9th August 2018
As part of the Land Trust’s new education strategy, we aim to continue and grow the Green Angels training scheme. It has been an important part of many participants’ lives, and some recent participants have been sharing their stories.
The Green Angels training scheme was started in 2013 and has since given many people the opportunity to gain skills and qualifications that are focused on the environment. The free, six week course covers subjects such as countryside management, landscaping, environmental education and horticulture. They combine learning with a hands-on, practical experience and have provided many participants with the skills, confidence and encouragement to continue their personal development.
Green Angels courses have so far run in Warrington and South Yorkshire and have been hailed a great success, with many people going on to secure employment after receiving Green Angels training. We recently spoke to some trainees after completing courses in Warrington, who told us about what a difference Green Angels has made for them.
Jon is retired and involved with a friends group who look after council-owned green space in Warrington. He has been a committed and enthusiastic member of the group and gained valuable experience, which he has taken to his volunteering work outside of the Green Angels courses.
“I have recently retired and wanted to do something different and somewhere where I could learn on the job. I have always enjoyed the great outdoors and having the opportunity to be out in the fresh air learning on the job was too good an opportunity to miss.”
With a wealth of experience through volunteering at your local parks, do you feel you learnt new skills from the project?
“Yes, I have learnt about wild flowers, bird surveys, dead wood fences and the different types of woods that exist. Finding out about such subjects has increased my knowledge and given me an appetite to learn more. Learning how to use a two stroke strimmer has also given me a qualification which is useful for my role.”
What would you say is your favourite part of volunteering?
“The companionship of like-minded people. I also particularly enjoy teaching and educating young people about nature.”
Jon is just one of the many people who enjoyed engaging with the other Green Angels volunteers. Our final story comes from someone who has committed themselves to the course and continued to use the skills afterwards by starting up their own business.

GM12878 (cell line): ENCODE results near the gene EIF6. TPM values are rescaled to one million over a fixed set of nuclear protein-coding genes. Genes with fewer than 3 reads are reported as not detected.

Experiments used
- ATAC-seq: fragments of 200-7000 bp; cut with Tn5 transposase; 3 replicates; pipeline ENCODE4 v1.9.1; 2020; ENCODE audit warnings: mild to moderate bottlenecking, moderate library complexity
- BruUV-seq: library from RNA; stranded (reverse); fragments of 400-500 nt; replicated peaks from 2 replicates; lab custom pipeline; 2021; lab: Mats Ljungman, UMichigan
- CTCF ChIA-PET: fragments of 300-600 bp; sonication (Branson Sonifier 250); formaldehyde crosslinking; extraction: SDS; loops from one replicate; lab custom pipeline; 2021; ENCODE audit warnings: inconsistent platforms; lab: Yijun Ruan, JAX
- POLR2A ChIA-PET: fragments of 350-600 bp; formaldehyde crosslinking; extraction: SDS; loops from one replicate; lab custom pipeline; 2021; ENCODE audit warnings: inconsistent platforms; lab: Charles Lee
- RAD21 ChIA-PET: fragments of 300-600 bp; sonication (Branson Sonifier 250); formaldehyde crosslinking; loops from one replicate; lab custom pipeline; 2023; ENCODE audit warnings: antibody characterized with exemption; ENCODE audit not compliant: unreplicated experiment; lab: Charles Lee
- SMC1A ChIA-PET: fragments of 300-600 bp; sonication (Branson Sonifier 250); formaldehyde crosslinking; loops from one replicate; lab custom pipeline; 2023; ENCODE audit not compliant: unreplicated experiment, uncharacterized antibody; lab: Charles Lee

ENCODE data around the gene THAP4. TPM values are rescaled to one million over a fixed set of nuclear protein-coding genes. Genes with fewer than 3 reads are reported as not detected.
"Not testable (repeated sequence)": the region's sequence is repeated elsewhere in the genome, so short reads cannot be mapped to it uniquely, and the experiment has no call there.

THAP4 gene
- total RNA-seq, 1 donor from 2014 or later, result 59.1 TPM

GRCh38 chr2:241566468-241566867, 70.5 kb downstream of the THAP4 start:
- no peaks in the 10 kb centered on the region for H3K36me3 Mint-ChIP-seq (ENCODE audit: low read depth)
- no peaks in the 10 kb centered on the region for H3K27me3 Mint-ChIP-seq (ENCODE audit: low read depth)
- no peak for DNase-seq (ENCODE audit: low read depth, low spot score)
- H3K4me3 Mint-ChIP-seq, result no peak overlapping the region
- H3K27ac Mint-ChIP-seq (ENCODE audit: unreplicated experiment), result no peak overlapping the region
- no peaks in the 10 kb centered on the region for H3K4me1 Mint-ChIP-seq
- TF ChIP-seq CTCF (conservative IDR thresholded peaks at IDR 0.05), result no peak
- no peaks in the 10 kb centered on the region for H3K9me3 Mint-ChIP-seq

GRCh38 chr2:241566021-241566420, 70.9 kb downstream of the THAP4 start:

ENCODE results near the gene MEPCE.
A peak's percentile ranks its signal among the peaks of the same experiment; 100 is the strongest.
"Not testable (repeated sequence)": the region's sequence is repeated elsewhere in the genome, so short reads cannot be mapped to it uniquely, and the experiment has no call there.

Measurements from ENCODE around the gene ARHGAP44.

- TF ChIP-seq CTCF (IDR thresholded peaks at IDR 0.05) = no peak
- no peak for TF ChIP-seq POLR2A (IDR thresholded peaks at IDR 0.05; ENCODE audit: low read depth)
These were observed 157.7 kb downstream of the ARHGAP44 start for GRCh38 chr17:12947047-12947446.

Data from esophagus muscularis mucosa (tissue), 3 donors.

Tim, whose name has been changed to protect his privacy, had been advised that he couldn’t work after being diagnosed with Asperger’s and Post Traumatic Stress Disorder. However, following the advice that volunteering could help him to engage with others, he joined the course in 2017.
He went on to attend every session and was a valued part of the group. Upon finishing, he continued with his volunteering work, both with Green Angels and other environmental organisations.
“Carolyn, who runs the project, is very encouraging! She’s very knowledgeable, very warm and a very nice person.
“I would encourage others to do it. It’s very good.”
How do you think this has helped you?
“Because of my Asperger’s I’ve been a bit isolated, so it got me out a bit. But now I’m trying to work for myself. I’ve got my own business.”
“It’s slow to start, but I’m hoping to get busier. It’s garden maintenance, especially weed killing and pressure washing. I’m also now a qualified horticulturist.
“I was also volunteering with the Wildlife Trust after Green Angels making better places for birds to live.”
He hopes to continue to grow his business in the future, which many Green Angels volunteers go on to do. Having the qualifications has been vital in the start-up process, and many people who go on to start work as a result of their Green Angels training continue full-time.
For more information on how to get involved with Green Angels, visit our training page.
I used to work at Askern pit so I've got an affinity with the place. I've been volunteering at the park for the past couple of years, helping people get the most out of it.
Pete Robson, volunteer at Warren House Park
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